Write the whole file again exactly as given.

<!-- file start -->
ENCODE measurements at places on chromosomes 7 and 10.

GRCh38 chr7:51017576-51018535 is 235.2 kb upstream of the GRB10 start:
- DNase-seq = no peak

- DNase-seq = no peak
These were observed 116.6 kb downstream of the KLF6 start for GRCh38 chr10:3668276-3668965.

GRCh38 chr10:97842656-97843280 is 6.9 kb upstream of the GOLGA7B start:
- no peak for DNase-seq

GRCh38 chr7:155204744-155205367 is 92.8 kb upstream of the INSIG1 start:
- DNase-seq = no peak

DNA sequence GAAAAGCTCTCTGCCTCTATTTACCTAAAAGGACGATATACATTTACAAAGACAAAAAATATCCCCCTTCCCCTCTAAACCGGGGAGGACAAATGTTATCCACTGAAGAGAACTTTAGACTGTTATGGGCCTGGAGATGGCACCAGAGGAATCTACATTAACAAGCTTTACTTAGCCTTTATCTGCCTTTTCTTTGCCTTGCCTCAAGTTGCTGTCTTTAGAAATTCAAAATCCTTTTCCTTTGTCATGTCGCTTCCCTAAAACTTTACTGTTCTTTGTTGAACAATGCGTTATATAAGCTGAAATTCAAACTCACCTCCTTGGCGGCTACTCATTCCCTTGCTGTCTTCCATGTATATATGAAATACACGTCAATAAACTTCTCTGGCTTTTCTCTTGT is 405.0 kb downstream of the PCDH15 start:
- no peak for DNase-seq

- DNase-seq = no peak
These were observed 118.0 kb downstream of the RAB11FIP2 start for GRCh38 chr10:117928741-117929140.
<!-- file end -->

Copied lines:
ENCODE measurements at places on chromosomes 7 and 10.

GRCh38 chr7:51017576-51018535 is 235.2 kb upstream of the GRB10 start:
- DNase-seq = no peak

- DNase-seq = no peak
These were observed 116.6 kb downstream of the KLF6 start for GRCh38 chr10:3668276-3668965.

GRCh38 chr10:97842656-97843280 is 6.9 kb upstream of the GOLGA7B start:
- no peak for DNase-seq

GRCh38 chr7:155204744-155205367 is 92.8 kb upstream of the INSIG1 start:
- DNase-seq = no peak

DNA sequence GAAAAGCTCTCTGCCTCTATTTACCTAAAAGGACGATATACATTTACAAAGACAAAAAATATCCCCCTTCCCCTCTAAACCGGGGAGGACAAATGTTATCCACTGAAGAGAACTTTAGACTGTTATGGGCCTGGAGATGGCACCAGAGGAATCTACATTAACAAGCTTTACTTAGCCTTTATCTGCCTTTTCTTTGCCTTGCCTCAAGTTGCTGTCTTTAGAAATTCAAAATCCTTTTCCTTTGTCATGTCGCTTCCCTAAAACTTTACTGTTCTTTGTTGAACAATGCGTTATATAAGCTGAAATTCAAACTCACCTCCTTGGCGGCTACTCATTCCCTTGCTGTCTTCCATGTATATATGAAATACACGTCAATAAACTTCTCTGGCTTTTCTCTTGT is 405.0 kb downstream of the PCDH15 start:
- no peak for DNase-seq

- DNase-seq = no peak
These were observed 118.0 kb downstream of the RAB11FIP2 start for GRCh38 chr10:117928741-117929140.